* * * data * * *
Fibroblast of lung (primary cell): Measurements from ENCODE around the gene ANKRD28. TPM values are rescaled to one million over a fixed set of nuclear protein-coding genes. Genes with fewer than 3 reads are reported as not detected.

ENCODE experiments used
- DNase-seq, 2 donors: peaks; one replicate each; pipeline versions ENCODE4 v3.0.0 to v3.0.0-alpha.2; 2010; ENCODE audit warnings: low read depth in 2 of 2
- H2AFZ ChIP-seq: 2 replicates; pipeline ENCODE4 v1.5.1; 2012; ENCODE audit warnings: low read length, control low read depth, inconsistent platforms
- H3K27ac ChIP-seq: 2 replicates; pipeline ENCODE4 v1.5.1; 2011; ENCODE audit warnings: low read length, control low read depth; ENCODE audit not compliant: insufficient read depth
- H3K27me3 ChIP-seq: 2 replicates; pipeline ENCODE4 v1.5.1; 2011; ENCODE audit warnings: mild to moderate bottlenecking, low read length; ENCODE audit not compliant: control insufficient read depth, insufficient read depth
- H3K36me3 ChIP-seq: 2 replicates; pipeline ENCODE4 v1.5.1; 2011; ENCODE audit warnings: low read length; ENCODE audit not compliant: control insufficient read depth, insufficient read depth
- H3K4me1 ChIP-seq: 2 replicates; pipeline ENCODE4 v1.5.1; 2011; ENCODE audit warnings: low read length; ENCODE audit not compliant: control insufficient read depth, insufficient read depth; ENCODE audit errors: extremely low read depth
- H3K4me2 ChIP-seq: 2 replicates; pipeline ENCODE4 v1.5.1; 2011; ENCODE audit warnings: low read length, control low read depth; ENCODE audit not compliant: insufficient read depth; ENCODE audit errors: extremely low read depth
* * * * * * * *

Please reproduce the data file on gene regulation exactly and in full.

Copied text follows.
Fibroblast of lung (primary cell): Measurements from ENCODE around the gene ANKRD28. TPM values are rescaled to one million over a fixed set of nuclear protein-coding genes. Genes with fewer than 3 reads are reported as not detected.

ENCODE experiments used
- DNase-seq, 2 donors: peaks; one replicate each; pipeline versions ENCODE4 v3.0.0 to v3.0.0-alpha.2; 2010; ENCODE audit warnings: low read depth in 2 of 2
- H2AFZ ChIP-seq: 2 replicates; pipeline ENCODE4 v1.5.1; 2012; ENCODE audit warnings: low read length, control low read depth, inconsistent platforms
- H3K27ac ChIP-seq: 2 replicates; pipeline ENCODE4 v1.5.1; 2011; ENCODE audit warnings: low read length, control low read depth; ENCODE audit not compliant: insufficient read depth
- H3K27me3 ChIP-seq: 2 replicates; pipeline ENCODE4 v1.5.1; 2011; ENCODE audit warnings: mild to moderate bottlenecking, low read length; ENCODE audit not compliant: control insufficient read depth, insufficient read depth
- H3K36me3 ChIP-seq: 2 replicates; pipeline ENCODE4 v1.5.1; 2011; ENCODE audit warnings: low read length; ENCODE audit not compliant: control insufficient read depth, insufficient read depth
- H3K4me1 ChIP-seq: 2 replicates; pipeline ENCODE4 v1.5.1; 2011; ENCODE audit warnings: low read length; ENCODE audit not compliant: control insufficient read depth, insufficient read depth; ENCODE audit errors: extremely low read depth
- H3K4me2 ChIP-seq: 2 replicates; pipeline ENCODE4 v1.5.1; 2011; ENCODE audit warnings: low read length, control low read depth; ENCODE audit not compliant: insufficient read depth; ENCODE audit errors: extremely low read depth